pdf Herzke, D., et al. (2016). "Negligible impact of ingested microplastics on tissue concentrations of persistent organic pollutants in northern fulmars off coastal Norway." Environmental science & technology 50(4): 1924-1933.

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Herzke-2016-Negligible Impact of Ingested Micr.pdf

Herzke, D., et al. (2016). "Negligible impact of ingested microplastics on tissue concentrations of persistent organic pollutants in northern fulmars off coastal Norway." Environmental science & technology 50(4): 1924-1933.
The northern fulmar (Fulmarus glacialis) is defined as an indicator species of plastic pollution by the Oslo-Paris Convention for the North-East Atlantic, but few data exist for fulmars from Norway. Moreover, the relationship between uptake of plastic and pollutants in seabirds is poorly understood. We analyzed samples of fulmars from Norwegian waters and compared the POP concentrations in their liver and muscle tissue with the corresponding concentrations in the loads of ingested plastic in their stomachs, grouped as “no”, “medium” (0.01–0.21 g; 1–14 pieces of plastic), or “high” (0.11–0.59 g; 15–106 pieces of plastic). POP concentrations in the plastic did not differ significantly between the high and medium plastic ingestion group for sumPCBs, sumDDTs, and sumPBDEs. By combining correlations among POP concentrations, differences in tissue concentrations of POPs between plastic ingestion subgroups, fugacity calculations, and bioaccumulation modeling, we showed that plastic is more likely to act as a passive sampler than as a vector of POPs, thus reflecting the POP profiles of simultaneously ingested prey.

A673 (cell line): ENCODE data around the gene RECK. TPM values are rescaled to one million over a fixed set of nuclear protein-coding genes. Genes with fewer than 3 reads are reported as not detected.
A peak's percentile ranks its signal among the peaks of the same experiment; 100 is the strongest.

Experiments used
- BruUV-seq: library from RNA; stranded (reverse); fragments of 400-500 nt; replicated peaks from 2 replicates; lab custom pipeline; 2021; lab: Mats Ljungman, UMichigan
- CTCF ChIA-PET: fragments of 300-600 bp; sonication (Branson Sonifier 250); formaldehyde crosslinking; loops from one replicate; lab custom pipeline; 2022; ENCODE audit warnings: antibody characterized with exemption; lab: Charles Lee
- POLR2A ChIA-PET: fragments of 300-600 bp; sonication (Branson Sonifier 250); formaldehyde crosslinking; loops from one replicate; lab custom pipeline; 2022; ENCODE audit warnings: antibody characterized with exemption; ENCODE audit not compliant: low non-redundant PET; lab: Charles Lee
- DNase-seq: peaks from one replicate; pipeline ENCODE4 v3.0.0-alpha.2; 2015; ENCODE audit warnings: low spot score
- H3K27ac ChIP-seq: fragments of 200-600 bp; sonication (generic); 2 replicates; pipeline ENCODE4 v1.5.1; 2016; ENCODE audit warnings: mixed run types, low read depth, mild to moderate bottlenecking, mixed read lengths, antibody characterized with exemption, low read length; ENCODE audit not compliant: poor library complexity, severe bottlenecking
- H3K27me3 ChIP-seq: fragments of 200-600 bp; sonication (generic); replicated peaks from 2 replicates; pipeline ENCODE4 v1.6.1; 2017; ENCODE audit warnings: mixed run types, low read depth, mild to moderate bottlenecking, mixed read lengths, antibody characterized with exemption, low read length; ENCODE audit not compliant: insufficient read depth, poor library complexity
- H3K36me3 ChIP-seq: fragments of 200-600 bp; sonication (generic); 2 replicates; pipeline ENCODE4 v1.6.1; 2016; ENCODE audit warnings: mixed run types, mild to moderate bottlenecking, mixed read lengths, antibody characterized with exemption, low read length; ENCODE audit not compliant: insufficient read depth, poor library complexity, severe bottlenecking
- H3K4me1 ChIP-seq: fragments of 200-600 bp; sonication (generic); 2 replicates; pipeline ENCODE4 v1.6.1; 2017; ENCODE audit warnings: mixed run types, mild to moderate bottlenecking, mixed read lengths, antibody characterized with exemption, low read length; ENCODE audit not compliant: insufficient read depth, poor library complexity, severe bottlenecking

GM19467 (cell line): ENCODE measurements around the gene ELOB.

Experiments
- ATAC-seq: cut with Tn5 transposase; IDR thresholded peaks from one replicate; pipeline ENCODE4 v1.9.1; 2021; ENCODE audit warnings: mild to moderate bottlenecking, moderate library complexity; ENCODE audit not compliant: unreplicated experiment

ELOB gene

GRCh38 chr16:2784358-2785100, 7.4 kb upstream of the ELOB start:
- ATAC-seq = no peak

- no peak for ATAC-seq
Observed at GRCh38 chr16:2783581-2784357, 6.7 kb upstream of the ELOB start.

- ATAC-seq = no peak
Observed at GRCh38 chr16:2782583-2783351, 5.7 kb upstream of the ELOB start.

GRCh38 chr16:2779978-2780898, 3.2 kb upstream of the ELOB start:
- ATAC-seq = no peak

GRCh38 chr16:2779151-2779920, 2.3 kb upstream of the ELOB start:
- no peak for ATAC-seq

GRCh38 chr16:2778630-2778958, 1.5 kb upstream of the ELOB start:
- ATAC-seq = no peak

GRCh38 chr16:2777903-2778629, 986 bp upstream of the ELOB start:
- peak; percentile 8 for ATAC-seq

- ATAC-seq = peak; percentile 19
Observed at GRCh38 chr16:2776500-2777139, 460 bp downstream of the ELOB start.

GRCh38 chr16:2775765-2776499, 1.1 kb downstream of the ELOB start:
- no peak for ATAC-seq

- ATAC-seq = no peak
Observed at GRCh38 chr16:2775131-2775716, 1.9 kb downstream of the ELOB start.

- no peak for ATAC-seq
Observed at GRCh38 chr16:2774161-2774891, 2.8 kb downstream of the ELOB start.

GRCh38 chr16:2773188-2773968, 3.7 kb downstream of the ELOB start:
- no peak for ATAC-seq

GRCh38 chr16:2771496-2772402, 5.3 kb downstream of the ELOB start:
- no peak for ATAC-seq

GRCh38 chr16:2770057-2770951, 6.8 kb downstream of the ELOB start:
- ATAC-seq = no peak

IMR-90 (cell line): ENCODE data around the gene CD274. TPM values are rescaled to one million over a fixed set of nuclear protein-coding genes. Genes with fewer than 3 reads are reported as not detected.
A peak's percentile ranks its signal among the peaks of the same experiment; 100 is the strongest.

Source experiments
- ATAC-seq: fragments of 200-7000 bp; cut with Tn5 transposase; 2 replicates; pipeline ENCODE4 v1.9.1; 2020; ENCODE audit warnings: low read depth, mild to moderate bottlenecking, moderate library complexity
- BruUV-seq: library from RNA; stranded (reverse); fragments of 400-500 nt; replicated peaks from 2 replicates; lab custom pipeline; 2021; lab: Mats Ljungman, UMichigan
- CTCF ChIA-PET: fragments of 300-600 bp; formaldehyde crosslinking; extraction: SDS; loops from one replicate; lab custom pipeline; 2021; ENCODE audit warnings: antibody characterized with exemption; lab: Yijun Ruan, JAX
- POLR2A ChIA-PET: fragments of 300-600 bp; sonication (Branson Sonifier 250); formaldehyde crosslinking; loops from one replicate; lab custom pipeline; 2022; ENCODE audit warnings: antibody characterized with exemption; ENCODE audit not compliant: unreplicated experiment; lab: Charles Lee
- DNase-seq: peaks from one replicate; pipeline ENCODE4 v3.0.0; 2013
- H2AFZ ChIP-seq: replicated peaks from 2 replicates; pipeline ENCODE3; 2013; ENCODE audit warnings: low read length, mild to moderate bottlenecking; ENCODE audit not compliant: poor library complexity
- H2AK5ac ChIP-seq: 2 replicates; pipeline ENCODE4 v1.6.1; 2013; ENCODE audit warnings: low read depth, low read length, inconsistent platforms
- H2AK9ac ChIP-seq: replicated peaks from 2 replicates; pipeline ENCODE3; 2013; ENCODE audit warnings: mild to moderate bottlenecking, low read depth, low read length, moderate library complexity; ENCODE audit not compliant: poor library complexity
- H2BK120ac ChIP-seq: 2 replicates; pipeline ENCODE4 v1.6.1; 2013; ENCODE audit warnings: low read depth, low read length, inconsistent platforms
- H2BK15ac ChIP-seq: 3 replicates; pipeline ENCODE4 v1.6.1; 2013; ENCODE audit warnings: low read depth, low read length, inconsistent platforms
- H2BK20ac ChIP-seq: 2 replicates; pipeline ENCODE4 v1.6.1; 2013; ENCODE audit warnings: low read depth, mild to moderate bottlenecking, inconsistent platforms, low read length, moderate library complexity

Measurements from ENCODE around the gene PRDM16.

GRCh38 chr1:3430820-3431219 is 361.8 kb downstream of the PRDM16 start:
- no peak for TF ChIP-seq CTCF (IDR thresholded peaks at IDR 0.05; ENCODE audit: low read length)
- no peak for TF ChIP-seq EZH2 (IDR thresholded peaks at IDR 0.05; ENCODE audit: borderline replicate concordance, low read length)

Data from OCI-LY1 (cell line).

pdf Kühn, S. and J. A. van Franeker (2012). "Plastic ingestion by the northern fulmar (Fulmarus glacialis) in Iceland." Marine Pollution Bulletin 64(6): 1252-1254.

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Kuhn-2012-Plastic ingestion by the northern fu.pdf

Kühn, S. and J. A. van Franeker (2012). "Plastic ingestion by the northern fulmar (Fulmarus glacialis) in Iceland." Marine Pollution Bulletin 64(6): 1252-1254.
In 2011, northern fulmars (Fulmarus glacialis) from Iceland were used to test the hypothesis that plastic debris decreases at northern latitudes in the Atlantic when moving away from major human centres of coastal and marine activities. Stomach analyses of Icelandic fulmars confirm that plastic pollution levels in the North Atlantic tend to decrease towards higher latitudes. Levels of pollution thus appear to link to regions of intense human coastal and marine activities, suggesting substantial current inputs in those areas.